“The reappearance of the crescent moon after the new moon; the return of the Sun after a total eclipse, the rising of the Sun in the morning after its troublesome absence at night were noted by people around the world; these phenomena spoke to our ancestors of the possibility of surviving death. Up there in the skies was also a metaphor of immortality.”
― Carl Sagan, Cosmos
My science fiction and fantasy tends to have theological or spiritual angles, and this post is no different.
But first, meet SOFIA:
This is the Stratospheric Observatory for Infrared Astronomy—a retired jetliner modified to carry an astronomical telescope. Originally built to service what the airline industry calls “long, thin routes”—ultra-long-range segments that attract relatively few passengers per week, the airplane is a specially shortened version of the ubiquitous Boeing 747. It was built for Pan Am and christened Clipper Lindbergh by none other than Anne Lindbergh on the 50th anniversary of Charles Lindbergh’s takeoff, destination Paris.
After service with Pan Am and United Airlines, the future airborne observatory was retired to a desert boneyard to await her date with the scrapper’s torch—but fate intervened. In 2008, after restoration, modification, and the installation of a German-designed and -built infrared telescope, the reborn aircraft was again christened Clipper Lindbergh on the 80th anniversary of Charles Lindbergh’s arrival in Paris, this time by Erik Lindbergh.
SOFIA is jointly funded by NASA and DLR, Germany’s national aeronautical and space research agency.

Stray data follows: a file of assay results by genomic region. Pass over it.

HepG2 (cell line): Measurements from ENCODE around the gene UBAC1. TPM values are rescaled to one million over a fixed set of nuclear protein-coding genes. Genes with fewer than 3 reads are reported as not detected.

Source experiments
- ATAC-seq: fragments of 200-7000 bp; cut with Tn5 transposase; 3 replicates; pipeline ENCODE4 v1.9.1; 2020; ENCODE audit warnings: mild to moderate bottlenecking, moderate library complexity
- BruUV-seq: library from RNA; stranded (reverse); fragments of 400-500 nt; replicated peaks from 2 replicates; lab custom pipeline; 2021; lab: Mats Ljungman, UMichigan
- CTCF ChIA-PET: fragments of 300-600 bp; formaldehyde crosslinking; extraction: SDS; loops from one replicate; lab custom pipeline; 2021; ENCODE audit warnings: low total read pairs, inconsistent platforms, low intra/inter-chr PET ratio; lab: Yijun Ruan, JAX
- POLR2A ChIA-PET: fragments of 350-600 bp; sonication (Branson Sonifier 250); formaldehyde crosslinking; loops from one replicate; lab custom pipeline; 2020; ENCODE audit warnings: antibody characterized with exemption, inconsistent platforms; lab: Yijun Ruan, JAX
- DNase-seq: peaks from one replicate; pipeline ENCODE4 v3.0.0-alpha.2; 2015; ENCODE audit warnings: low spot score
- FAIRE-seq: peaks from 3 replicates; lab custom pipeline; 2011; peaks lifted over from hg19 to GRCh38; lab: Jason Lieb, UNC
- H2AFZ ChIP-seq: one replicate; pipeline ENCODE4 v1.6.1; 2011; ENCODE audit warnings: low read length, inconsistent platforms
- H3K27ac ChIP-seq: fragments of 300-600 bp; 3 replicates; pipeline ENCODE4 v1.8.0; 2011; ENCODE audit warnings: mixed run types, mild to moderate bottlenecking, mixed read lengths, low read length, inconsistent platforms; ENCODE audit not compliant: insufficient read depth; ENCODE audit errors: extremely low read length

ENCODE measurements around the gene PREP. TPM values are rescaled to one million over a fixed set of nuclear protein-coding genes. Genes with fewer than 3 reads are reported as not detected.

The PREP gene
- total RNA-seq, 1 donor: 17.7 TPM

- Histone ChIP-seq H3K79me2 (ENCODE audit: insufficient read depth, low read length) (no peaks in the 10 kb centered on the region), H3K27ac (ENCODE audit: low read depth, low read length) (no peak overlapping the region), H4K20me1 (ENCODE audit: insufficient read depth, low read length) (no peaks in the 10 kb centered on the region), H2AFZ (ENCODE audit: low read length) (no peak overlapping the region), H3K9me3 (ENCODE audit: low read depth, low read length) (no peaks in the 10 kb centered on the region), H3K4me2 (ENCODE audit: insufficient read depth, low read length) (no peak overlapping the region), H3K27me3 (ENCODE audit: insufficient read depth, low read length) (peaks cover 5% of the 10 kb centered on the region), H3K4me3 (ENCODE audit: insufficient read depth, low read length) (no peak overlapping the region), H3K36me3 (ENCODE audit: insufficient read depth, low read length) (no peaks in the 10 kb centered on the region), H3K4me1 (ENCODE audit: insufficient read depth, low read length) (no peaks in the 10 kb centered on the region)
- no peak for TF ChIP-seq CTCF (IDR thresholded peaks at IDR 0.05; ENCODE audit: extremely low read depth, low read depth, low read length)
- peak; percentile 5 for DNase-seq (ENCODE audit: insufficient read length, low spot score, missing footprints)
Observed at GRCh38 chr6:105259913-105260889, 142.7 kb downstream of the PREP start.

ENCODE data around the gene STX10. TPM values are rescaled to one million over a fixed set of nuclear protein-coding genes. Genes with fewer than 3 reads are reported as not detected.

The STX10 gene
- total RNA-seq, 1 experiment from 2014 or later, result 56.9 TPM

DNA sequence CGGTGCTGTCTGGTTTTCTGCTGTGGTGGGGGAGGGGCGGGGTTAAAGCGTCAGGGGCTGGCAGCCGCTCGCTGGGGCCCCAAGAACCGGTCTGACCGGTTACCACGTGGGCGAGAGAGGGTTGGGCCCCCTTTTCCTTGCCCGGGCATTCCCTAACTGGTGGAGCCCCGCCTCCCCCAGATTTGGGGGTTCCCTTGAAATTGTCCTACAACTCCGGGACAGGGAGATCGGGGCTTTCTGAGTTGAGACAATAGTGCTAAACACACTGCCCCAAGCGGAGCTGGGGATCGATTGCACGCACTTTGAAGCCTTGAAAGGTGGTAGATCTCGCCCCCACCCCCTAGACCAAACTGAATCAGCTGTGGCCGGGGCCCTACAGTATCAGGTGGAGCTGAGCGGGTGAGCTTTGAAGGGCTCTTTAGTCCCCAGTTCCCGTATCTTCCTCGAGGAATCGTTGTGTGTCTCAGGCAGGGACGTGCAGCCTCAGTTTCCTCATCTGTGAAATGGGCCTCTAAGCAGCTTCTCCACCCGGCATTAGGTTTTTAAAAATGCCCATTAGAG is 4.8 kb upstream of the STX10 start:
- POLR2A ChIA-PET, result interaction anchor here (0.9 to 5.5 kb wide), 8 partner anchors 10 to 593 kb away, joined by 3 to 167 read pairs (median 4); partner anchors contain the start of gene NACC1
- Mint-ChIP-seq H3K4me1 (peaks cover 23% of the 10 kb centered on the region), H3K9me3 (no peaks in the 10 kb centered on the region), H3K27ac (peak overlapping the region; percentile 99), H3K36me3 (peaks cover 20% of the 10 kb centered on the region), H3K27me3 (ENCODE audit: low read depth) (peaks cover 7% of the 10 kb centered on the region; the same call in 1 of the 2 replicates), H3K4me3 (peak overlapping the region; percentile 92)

Here you can see SOFIA in flight with the telescope port fully open.
The reason for lofting the telescope to the base of the stratosphere is that water vapor strongly absorbs the infrared frequencies of greatest interest to astronomers, and by flying at 39,000-45,000 feet above sea level the observatory eliminates 99% of the atmospheric water vapor between the telescope and the celestial objects under study.
At the center of most, perhaps all, galaxies there is a supergiant black hole. Some are quiescent and some are quite active, and observations recently made by SOFIA enabled astronomers for the first time to calculate the median size of the dust particles being drawn into the active black holes; it turns out that they’re about the size of sand grains.
But where do these dust particles come from? Most of the universe consists of hydrogen and helium, not the more complex atoms that fill out the periodic table and make life interesting—and possible. It’s now generally known that the complex atoms are thrown, like grains of rice at a celestial wedding, across the galaxies by novas and supernovas.
Here’s SOFIA’s “before and after” portrait of supernova 2014J, the 10th supernova discovered in 2014, nestled in its galaxy.
At one time supernovas were believed to be simply more dramatic novas, but the more recent understanding is that they result from very different processes; in fact, they’re quite distinct.
Their gifts to the universe are, likewise, quite distinct. Supernovas provide us with the heavier elements that are the building blocks of the cores of rocky planets—and a single supernova can produce enough dust to form 7,000 Earths. Novas, by contrast, provide us with the middleweight atoms—the ones that are essential to all life as we know it.
Belief systems the world over are fond of telling us of one deity or another dying that we may live and be redeemed. We now know they’re almost right about this after all: let us reflect that stars died that we might live and that we might have a world on which to live . . . and that, in a very real sense, we and our Earth are, indeed, heavenly.